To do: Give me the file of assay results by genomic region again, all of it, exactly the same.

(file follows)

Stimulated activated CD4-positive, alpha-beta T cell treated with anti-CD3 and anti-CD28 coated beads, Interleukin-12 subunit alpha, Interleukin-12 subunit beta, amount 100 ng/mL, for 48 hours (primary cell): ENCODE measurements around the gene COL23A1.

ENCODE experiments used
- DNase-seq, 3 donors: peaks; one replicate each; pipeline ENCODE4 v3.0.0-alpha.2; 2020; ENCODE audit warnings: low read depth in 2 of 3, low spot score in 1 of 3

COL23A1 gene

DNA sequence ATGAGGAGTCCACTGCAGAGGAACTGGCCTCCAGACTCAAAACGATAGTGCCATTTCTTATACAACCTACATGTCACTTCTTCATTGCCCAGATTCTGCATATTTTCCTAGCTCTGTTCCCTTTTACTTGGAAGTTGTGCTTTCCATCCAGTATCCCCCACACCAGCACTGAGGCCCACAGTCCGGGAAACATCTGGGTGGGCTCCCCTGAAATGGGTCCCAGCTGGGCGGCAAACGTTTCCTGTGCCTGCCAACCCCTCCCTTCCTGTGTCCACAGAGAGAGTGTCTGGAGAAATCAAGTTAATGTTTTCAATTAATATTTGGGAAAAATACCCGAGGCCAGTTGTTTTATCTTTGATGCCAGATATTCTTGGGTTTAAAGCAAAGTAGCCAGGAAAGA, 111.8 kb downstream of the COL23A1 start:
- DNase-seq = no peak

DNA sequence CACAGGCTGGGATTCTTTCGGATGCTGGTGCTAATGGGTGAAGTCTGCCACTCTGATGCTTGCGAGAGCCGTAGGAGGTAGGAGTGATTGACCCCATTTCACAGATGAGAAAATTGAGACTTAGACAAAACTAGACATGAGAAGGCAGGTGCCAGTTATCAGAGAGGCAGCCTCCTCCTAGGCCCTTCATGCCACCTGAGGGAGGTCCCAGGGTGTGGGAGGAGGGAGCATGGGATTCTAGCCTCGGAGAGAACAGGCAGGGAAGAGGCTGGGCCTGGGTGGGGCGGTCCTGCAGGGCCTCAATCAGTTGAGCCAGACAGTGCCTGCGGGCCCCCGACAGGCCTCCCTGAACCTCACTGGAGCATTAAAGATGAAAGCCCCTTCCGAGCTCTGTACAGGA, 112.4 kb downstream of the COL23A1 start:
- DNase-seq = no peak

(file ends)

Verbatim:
Stimulated activated CD4-positive, alpha-beta T cell treated with anti-CD3 and anti-CD28 coated beads, Interleukin-12 subunit alpha, Interleukin-12 subunit beta, amount 100 ng/mL, for 48 hours (primary cell): ENCODE measurements around the gene COL23A1.

ENCODE experiments used
- DNase-seq, 3 donors: peaks; one replicate each; pipeline ENCODE4 v3.0.0-alpha.2; 2020; ENCODE audit warnings: low read depth in 2 of 3, low spot score in 1 of 3

COL23A1 gene

DNA sequence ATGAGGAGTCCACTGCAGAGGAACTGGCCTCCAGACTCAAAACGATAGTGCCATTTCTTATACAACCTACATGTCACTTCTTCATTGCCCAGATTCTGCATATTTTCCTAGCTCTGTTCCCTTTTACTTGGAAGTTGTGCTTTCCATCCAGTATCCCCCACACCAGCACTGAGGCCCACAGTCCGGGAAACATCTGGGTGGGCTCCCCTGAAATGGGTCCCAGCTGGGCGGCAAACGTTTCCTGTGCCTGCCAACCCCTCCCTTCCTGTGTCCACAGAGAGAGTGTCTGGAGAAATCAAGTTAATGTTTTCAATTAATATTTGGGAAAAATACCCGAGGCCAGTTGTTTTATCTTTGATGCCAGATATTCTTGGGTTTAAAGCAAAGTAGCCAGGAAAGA, 111.8 kb downstream of the COL23A1 start:
- DNase-seq = no peak

DNA sequence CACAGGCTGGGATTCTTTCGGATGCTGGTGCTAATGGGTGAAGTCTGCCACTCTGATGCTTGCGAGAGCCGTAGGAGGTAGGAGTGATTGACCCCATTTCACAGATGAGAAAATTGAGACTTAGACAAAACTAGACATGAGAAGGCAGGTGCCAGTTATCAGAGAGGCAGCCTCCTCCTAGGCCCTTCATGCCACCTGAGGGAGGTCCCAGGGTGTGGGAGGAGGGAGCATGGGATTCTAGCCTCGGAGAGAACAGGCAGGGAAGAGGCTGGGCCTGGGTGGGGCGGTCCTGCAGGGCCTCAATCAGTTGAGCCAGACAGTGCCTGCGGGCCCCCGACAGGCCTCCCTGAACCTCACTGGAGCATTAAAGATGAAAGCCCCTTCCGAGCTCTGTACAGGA, 112.4 kb downstream of the COL23A1 start:
- DNase-seq = no peak